Netting a House

While Charlotte real estate isn't slumping as badly as the rest of the nation's, we're typical in one regard: 84 percent of home buyers here and in the rest of the nation used the Internet to search for their last home. "Locally, we've seen the transition to Web-based home shopping and sales ratchet up in the past five years," says Brian Pace, 2008 president of the Charlotte Homebuilding Association and partner with Pace Development Group. "Now people can research floor plans, school systems, and amenities before ever setting foot inside a home." But the larger the information superhighway, the easier it is to get lost. Consider us your GPS: here are a few sites, which offer everything from finding out local building codes to prescreening potential neighbors, that can make your hunt a happy one.

Netting a HouseBest for: nondrivers
Whether you never got a license or are sick of draining your savings account to fill your tank, this site is a pedestrian's best friend. Plug in an address, and it'll score the neighborhood on its foot friendliness, from Walker's Paradise to Car Dependent, and turn up the local businesses and attractions within strolling distance. (FYI: Foxcroft scored a, um, two out of 100 while Myers Park scored a thirty-six out of 100.)

Best for: drivers
Make sure your move won't double your daily commute by checking out the real-time traffic conditions on this site. You can check your drive time to and from work, scope out ongoing construction, and be alerted to nearby traffic hotspots.

Best for: the civic minded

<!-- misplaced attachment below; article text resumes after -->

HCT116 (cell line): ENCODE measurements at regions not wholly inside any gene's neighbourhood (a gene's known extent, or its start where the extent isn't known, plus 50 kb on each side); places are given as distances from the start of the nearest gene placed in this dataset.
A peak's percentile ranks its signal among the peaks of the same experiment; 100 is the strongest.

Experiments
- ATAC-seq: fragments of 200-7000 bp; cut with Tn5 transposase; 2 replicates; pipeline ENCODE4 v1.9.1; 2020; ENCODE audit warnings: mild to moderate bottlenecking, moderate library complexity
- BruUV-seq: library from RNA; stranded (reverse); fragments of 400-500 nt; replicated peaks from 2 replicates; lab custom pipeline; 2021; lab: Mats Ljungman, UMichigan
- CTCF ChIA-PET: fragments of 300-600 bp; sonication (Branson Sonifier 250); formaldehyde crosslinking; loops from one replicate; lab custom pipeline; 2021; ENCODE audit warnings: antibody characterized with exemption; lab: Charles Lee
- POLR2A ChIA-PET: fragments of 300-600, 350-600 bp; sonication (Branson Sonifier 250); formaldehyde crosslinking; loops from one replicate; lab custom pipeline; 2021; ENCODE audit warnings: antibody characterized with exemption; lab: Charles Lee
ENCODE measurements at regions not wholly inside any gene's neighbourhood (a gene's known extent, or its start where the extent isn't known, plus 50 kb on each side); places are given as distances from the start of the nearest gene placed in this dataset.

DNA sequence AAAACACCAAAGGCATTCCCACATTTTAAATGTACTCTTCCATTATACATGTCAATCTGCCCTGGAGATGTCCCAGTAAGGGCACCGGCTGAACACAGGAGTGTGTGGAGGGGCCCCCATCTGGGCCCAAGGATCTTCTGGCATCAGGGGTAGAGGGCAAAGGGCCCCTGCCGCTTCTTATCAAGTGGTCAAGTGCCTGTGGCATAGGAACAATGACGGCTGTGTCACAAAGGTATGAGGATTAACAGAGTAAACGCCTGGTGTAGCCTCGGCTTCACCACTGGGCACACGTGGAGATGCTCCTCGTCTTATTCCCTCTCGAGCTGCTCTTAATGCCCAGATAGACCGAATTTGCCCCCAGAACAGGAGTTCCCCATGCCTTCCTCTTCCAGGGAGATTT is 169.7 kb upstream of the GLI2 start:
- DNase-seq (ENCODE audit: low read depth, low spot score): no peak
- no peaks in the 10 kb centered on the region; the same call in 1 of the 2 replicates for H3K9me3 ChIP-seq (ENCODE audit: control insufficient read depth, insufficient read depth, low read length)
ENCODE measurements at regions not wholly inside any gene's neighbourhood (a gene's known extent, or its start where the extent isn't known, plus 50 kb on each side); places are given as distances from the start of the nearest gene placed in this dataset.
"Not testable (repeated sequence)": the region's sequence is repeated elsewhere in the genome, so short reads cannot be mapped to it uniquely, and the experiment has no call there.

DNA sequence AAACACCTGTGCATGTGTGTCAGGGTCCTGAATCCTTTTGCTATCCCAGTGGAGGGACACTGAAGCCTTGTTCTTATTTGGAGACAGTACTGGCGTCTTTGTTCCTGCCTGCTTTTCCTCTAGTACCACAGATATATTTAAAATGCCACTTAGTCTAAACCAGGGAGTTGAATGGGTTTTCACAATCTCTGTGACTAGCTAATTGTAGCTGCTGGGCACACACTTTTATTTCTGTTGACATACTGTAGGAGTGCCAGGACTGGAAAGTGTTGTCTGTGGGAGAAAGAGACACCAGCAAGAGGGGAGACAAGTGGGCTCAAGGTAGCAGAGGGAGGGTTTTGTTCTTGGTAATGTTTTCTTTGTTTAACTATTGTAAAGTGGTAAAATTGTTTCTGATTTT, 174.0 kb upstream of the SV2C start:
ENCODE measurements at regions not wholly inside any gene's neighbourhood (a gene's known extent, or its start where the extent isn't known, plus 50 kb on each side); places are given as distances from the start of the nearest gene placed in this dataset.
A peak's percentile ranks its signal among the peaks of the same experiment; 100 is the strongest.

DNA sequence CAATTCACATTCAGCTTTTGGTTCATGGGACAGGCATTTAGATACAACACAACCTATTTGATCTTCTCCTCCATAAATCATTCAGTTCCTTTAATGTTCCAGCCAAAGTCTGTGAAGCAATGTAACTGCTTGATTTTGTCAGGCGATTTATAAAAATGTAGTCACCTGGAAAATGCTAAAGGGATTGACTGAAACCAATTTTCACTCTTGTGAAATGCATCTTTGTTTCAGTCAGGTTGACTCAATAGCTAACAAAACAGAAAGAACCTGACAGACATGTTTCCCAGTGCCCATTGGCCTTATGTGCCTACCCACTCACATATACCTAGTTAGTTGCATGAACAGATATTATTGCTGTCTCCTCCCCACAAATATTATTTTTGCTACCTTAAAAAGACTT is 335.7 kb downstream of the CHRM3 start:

Surf over to this virtual town square, which delivers geographically pertinent news and community info, from (if you dare) restaurant inspections to the newest books on your town's library shelves. Besides being quaint, it's also a useful way to unearth tough-to-find civic info such as building permits.

Best for: anyone but hermits
Sure, the house may be perfect, but you might not be so hasty to bid if you knew a nudist lived next door. Before you buy, check out the zany but fascinating reports on this site, which gathers the goods on everything from who owns a family of pit bulls to who mows their lawn before 7 a.m. every Saturday. And has for the last five years.

Best for: realtor-phobes
Don't want to deal with an agent? Cut out the middleman at this site, which has a searchable database of properties by city or ZIP code. You can also get e-mail notification of new listings.

Best for: laughing about it when it's all over
It's Lovely! I'll Take It!
Take a look at some of the unfortunate real estate listings you won't be going to see (3 beds, 2.5 baths, view of nuclear plant), and breathe a sigh of relief.

Best for: big-picture people
Use the free software to navigate satellite images and see what lurks beyond your potential future property line. The aerial view is ideal for scoping out undesirable features that may not be apparent at first glance: major highways, intrusive power lines, cell towers, and more. Use the Street View feature to get a curbside preview and rule out any listings across from, say, a firehouse or hospital.

Best for: politicos
It's an election year, and if you'd rather not be subjected to staring across the street at a lawn spiked with campaign signs for a candidate you can't stand, this site lets you search for a politically like-minded block. Also listed: FBI crime stats, census data, and local property values.

Categories: Real Estate